Research >> Economics
U.S. leading economic index increased 0.3%
The Conference Board Leading Economic Index® (LEI) for the U.S. increased 0.3 percent in August to 110.2 (2004 = 100), following a 0.1 percent increase in July, and a 0.2 percent decline in June.
While the recession officially ended in June 2009, the recent pace of growth has been disappointingly slow, fueling concern that the economic recovery could fade and the U.S. could slide back into recession. However, latest data from the U.S. LEI suggest little change in economic conditions over the next few months. Expect more of the same – a weak economy with little forward momentum through 2010 and early 2011.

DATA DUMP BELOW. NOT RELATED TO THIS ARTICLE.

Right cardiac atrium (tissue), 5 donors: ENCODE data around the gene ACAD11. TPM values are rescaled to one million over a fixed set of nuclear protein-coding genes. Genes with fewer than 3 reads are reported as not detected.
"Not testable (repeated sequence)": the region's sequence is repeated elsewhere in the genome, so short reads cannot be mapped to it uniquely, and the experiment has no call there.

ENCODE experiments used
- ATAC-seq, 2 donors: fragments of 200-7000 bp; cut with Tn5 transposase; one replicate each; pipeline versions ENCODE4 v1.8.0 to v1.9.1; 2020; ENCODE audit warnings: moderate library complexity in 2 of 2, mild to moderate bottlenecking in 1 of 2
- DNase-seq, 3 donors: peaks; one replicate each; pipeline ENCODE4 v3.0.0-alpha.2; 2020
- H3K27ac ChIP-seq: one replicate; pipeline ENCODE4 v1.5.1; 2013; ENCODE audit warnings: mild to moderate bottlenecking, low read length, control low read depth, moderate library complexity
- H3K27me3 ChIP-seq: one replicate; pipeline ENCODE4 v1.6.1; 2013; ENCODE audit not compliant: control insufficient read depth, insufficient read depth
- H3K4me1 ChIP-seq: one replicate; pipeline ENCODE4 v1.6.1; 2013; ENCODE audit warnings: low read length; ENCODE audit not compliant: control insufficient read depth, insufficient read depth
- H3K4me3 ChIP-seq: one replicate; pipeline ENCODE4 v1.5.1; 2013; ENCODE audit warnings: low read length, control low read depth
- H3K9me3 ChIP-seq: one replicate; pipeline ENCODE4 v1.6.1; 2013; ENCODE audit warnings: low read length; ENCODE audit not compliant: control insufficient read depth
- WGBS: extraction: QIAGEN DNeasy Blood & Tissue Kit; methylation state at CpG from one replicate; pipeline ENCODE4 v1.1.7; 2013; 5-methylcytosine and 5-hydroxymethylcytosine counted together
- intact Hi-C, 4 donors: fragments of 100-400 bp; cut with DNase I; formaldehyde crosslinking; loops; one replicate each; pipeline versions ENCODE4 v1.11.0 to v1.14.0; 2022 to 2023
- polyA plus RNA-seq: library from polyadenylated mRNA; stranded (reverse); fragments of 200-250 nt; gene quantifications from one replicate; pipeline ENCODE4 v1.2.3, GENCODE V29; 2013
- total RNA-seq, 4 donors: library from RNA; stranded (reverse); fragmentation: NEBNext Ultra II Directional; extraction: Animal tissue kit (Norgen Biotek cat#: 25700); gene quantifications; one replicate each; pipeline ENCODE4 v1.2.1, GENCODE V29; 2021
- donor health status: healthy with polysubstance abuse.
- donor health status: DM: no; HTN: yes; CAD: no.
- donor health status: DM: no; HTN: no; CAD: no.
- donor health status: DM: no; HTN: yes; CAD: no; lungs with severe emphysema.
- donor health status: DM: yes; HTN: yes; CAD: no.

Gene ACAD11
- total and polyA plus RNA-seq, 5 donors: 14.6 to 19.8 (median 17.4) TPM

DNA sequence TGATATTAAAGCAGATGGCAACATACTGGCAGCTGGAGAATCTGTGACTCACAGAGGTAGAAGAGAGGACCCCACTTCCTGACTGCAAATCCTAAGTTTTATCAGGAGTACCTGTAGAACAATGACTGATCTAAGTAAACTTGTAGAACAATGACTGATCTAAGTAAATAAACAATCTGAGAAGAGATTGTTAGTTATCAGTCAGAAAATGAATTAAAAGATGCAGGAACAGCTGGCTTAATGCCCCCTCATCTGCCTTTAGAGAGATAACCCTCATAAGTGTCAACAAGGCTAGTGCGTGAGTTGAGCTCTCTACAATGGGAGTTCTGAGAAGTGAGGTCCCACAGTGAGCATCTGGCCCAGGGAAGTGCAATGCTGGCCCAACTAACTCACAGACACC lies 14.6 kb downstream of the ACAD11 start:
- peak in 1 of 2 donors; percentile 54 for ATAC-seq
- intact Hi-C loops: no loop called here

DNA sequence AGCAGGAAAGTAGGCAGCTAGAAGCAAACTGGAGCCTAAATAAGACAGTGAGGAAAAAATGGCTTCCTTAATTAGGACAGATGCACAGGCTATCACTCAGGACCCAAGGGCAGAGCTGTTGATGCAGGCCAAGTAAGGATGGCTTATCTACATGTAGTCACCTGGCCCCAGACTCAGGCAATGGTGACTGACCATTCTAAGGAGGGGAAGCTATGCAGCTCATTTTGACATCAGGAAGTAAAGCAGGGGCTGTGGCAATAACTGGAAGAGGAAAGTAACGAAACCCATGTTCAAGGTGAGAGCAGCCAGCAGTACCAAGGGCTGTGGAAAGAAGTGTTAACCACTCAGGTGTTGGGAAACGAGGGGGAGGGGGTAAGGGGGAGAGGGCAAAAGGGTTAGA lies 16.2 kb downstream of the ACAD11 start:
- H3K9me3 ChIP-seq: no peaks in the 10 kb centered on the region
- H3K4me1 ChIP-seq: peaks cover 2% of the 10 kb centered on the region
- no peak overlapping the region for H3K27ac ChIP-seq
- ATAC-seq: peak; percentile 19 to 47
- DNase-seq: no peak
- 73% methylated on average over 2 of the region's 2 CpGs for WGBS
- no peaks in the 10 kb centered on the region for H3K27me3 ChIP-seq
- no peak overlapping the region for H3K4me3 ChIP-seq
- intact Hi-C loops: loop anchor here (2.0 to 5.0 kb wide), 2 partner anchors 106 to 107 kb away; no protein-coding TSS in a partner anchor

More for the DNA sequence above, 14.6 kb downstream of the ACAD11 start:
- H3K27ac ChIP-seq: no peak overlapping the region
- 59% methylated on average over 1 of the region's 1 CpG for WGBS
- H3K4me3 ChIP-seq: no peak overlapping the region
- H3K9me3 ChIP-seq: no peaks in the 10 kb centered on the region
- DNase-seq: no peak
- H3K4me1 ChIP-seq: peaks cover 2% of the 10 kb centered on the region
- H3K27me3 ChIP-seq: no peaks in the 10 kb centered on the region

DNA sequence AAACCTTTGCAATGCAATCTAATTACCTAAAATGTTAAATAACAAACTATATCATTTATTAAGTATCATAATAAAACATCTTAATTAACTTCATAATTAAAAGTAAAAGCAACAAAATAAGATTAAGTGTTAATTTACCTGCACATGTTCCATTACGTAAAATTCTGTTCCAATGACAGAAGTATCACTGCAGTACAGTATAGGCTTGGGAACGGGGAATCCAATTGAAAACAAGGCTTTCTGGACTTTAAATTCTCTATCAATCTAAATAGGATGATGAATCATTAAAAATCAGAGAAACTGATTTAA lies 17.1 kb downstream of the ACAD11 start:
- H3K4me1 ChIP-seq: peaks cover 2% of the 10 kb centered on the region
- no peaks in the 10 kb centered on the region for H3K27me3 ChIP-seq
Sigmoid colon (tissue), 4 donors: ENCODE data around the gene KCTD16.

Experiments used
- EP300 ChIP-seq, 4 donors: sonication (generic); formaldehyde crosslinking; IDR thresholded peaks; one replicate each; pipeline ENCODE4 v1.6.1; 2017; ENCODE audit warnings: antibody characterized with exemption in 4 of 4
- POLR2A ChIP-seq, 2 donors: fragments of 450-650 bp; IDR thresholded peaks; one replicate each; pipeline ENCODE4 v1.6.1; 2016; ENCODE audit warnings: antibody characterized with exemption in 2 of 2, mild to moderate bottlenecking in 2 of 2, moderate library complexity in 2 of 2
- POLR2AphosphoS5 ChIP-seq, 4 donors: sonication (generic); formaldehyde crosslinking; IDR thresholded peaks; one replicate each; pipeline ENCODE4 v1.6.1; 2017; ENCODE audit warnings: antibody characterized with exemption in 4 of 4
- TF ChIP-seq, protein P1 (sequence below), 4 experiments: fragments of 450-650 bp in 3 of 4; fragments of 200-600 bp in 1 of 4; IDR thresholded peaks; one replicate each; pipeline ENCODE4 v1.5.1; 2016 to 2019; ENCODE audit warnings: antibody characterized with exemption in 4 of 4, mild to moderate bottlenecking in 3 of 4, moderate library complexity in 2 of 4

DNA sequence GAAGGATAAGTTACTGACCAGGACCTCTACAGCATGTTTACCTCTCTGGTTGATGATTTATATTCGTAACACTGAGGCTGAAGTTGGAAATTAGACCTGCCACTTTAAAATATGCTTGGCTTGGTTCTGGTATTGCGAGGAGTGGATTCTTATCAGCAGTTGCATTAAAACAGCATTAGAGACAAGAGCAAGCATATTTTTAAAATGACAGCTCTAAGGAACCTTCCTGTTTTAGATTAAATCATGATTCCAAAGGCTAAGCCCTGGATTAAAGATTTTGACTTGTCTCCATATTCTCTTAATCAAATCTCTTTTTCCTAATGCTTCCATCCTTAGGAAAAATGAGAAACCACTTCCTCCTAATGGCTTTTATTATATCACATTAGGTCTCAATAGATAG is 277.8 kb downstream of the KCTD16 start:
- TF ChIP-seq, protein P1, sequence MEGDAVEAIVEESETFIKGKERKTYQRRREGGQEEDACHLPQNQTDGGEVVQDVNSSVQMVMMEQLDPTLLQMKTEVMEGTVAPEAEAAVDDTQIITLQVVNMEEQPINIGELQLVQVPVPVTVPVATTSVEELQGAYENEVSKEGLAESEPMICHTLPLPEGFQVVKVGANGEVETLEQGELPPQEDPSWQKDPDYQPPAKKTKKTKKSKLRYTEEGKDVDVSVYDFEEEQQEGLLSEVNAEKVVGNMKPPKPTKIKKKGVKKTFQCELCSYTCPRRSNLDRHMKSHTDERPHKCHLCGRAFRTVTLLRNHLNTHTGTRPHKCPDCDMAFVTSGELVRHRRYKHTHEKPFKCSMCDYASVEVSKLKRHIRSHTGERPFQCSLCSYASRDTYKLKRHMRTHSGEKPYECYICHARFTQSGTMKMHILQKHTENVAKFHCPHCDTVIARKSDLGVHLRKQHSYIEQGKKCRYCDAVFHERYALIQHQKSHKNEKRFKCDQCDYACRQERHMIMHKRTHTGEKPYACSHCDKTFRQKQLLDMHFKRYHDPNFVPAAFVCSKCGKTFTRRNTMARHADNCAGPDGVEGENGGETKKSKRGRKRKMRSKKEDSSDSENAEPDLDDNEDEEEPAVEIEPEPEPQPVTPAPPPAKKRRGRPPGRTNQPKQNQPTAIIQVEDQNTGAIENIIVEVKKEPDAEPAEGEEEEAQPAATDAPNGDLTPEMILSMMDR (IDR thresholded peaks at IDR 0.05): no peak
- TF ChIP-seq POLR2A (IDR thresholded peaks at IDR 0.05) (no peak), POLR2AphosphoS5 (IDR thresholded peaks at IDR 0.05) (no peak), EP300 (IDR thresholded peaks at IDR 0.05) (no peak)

The U.S. LEI, which began rising three months before the end of the recession, remains on a general upward trend. However, the pace has been slowing. Correspondingly, current economic conditions, as measured by The Conference Board CEI, have been essentially flat since May, after reaching a bottom in June 2009. Taken together, the composite indexes are consistent with a slowly expanding economy in the near term.
The Conference Board Coincident Economic Index® (CEI) for the U.S. was unchanged in August, remaining at 101.3 (2004 = 100), following a 0.1 percent increase in July, and no change in June. The Conference Board Lagging Economic Index® (LAG) increased 0.2 percent in August to 108.1 (2004 = 100), following a 0.4 percent increase in July, and a 0.1 percent increase in June.
Posted: September 23, 2010 Thursday 10:00 AM